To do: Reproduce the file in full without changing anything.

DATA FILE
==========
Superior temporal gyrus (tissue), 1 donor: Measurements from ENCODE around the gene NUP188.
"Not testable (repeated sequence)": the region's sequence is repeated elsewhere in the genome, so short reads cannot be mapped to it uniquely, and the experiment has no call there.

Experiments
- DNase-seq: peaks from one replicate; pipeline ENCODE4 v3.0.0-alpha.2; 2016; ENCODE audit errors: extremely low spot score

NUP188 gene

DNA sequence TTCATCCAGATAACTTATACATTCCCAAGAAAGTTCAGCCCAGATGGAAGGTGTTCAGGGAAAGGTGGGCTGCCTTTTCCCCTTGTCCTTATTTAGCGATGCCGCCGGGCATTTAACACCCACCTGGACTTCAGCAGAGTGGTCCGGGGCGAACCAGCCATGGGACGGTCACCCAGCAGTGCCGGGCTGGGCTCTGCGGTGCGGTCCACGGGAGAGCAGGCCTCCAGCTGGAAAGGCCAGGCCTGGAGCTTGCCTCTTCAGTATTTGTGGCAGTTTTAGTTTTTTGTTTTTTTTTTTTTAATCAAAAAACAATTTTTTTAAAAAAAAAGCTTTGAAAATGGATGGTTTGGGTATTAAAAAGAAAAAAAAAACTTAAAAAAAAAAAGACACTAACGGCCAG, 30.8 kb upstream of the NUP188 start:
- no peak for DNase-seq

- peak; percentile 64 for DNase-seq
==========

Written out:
Superior temporal gyrus (tissue), 1 donor: Measurements from ENCODE around the gene NUP188.
"Not testable (repeated sequence)": the region's sequence is repeated elsewhere in the genome, so short reads cannot be mapped to it uniquely, and the experiment has no call there.

Experiments
- DNase-seq: peaks from one replicate; pipeline ENCODE4 v3.0.0-alpha.2; 2016; ENCODE audit errors: extremely low spot score

NUP188 gene

DNA sequence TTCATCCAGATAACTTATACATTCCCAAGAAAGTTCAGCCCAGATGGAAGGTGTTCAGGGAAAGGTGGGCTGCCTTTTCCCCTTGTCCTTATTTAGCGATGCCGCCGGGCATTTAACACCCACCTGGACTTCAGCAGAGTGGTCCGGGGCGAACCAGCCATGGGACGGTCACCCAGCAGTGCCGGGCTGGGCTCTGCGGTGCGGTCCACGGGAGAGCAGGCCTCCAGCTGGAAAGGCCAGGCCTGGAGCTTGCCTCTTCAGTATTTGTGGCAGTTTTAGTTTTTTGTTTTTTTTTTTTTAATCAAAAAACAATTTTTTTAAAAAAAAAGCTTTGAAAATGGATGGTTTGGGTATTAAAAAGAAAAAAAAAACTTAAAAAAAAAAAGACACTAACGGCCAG, 30.8 kb upstream of the NUP188 start:
- no peak for DNase-seq

- peak; percentile 64 for DNase-seq